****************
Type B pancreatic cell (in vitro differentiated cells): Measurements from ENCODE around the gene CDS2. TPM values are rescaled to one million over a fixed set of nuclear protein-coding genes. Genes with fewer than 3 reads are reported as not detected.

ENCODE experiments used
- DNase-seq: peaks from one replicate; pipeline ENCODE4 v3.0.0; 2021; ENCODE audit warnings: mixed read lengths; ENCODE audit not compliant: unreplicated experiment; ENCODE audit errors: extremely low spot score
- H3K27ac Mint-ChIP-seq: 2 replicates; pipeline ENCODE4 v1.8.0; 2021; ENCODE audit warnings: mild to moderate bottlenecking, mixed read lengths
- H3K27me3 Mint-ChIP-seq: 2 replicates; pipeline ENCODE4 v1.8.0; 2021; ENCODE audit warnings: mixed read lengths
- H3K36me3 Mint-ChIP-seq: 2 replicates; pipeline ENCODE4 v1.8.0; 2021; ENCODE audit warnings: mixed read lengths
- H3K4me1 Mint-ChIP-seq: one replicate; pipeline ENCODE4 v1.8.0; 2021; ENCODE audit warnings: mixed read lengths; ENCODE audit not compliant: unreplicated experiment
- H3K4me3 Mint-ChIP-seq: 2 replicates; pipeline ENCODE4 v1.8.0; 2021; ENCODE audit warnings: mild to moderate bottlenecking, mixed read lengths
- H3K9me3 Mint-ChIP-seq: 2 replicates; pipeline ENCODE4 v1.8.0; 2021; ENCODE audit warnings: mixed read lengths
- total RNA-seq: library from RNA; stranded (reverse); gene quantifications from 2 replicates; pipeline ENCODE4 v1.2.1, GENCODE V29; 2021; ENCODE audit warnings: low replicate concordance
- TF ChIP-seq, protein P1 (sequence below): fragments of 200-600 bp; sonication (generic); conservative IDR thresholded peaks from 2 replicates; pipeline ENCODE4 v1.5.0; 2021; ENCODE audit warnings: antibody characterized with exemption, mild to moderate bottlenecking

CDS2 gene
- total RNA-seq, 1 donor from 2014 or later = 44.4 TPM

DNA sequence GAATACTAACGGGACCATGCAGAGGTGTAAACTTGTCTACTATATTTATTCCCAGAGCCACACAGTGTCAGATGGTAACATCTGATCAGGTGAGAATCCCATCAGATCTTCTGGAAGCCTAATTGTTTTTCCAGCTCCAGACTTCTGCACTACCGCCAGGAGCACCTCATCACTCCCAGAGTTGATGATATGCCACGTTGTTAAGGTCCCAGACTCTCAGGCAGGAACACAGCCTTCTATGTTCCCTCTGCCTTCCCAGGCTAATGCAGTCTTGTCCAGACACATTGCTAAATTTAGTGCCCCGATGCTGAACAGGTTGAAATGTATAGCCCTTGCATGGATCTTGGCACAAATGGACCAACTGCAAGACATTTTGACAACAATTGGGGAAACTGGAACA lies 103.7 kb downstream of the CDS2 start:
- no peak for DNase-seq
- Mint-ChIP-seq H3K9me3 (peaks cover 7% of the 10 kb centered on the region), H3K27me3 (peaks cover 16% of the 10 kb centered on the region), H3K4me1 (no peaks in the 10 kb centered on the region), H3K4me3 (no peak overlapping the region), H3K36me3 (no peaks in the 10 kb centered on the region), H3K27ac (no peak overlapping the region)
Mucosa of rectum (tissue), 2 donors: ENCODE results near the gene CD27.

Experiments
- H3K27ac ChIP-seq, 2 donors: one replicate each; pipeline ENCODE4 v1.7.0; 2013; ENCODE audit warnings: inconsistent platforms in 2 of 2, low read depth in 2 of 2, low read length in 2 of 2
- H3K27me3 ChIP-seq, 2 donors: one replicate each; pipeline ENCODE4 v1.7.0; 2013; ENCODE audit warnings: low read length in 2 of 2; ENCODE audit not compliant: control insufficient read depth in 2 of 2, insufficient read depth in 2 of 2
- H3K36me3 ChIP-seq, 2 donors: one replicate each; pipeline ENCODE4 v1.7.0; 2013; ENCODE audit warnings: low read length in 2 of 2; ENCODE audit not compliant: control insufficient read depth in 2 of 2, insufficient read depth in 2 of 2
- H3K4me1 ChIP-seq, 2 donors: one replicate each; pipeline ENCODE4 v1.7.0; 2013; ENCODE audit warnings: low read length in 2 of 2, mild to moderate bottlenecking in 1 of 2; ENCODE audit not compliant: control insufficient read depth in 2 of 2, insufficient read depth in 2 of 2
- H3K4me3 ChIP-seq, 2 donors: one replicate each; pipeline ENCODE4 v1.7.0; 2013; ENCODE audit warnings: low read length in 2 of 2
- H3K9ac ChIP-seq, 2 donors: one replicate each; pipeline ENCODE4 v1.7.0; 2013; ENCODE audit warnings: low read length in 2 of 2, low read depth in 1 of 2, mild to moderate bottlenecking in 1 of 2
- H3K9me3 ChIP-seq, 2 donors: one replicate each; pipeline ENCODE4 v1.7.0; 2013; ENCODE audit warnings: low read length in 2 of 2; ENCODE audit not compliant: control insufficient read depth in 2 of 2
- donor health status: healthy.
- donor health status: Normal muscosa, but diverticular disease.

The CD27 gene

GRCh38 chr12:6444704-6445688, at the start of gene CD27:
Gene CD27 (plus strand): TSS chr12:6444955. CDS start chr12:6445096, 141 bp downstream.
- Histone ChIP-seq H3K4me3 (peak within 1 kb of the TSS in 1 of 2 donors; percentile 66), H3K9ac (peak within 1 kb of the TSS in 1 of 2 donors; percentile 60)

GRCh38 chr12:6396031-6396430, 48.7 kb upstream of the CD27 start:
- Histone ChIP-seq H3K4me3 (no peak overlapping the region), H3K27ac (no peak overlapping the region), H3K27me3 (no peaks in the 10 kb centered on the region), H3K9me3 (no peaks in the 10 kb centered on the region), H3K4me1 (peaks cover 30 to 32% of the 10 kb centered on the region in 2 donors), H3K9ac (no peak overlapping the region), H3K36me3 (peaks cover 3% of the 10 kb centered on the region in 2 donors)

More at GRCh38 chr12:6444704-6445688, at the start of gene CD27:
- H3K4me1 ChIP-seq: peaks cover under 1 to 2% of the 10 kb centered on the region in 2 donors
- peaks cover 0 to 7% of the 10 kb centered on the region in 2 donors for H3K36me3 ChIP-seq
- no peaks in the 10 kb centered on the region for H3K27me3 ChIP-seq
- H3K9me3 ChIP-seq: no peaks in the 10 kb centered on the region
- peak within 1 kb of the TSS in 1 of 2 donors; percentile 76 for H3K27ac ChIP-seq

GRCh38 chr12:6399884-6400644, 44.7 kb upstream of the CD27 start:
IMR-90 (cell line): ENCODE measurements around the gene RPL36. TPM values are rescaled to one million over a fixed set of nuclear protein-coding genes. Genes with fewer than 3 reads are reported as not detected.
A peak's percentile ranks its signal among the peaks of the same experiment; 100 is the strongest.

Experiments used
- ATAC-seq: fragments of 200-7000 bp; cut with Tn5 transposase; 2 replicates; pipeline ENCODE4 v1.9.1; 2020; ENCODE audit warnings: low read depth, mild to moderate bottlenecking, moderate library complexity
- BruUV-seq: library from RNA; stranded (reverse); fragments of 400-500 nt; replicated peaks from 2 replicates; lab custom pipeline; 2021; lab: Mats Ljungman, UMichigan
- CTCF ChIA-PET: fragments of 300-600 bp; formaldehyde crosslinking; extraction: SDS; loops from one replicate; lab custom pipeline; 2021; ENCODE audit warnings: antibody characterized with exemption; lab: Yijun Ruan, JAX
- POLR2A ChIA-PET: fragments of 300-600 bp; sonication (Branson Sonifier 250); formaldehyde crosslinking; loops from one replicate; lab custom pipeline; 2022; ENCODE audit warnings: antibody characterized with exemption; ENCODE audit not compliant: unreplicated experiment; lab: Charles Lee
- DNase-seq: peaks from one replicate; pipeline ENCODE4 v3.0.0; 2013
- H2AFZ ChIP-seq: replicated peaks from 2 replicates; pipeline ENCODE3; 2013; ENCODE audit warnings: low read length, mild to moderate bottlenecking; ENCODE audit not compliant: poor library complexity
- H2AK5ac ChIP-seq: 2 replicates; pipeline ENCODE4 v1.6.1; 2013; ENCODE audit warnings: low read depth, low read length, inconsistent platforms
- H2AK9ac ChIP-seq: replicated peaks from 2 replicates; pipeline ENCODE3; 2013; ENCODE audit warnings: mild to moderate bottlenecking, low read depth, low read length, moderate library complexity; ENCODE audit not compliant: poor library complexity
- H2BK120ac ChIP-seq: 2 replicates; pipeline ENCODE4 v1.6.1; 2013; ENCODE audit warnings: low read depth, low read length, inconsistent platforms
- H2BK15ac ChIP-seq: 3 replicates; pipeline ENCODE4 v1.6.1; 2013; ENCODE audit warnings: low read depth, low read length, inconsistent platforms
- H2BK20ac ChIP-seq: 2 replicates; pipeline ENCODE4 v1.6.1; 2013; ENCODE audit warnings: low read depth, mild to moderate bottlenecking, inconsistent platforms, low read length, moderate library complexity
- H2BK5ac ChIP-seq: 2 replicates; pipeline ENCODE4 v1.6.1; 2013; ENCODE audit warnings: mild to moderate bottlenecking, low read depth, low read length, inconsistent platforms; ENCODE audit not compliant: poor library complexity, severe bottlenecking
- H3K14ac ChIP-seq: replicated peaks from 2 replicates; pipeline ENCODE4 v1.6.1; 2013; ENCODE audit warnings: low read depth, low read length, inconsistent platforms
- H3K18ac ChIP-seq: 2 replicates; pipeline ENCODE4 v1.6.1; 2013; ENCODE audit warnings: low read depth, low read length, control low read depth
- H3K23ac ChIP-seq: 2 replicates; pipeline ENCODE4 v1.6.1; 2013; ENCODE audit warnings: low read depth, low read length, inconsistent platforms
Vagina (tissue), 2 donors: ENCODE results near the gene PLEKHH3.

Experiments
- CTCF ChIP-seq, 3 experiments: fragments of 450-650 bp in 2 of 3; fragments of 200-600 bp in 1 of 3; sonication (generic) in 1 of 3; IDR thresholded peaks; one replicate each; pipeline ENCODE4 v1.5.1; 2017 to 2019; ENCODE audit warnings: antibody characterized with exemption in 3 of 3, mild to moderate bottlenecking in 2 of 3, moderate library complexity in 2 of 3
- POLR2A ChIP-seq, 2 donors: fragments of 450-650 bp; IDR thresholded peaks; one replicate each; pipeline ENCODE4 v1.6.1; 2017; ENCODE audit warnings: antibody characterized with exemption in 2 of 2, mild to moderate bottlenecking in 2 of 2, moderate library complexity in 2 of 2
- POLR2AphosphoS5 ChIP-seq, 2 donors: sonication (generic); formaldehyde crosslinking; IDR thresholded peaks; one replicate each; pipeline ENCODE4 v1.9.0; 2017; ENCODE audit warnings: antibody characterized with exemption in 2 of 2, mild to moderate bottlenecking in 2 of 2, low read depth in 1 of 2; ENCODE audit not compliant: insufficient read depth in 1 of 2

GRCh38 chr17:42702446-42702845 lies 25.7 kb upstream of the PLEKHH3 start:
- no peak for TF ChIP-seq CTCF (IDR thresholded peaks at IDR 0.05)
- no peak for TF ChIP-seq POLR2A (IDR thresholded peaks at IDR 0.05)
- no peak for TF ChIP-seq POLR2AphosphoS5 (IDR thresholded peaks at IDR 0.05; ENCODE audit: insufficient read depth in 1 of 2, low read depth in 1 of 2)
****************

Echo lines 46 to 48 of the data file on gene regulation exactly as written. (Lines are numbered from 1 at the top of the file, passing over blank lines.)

- CTCF ChIA-PET: fragments of 300-600 bp; formaldehyde crosslinking; extraction: SDS; loops from one replicate; lab custom pipeline; 2021; ENCODE audit warnings: antibody characterized with exemption; lab: Yijun Ruan, JAX
- POLR2A ChIA-PET: fragments of 300-600 bp; sonication (Branson Sonifier 250); formaldehyde crosslinking; loops from one replicate; lab custom pipeline; 2022; ENCODE audit warnings: antibody characterized with exemption; ENCODE audit not compliant: unreplicated experiment; lab: Charles Lee
- DNase-seq: peaks from one replicate; pipeline ENCODE4 v3.0.0; 2013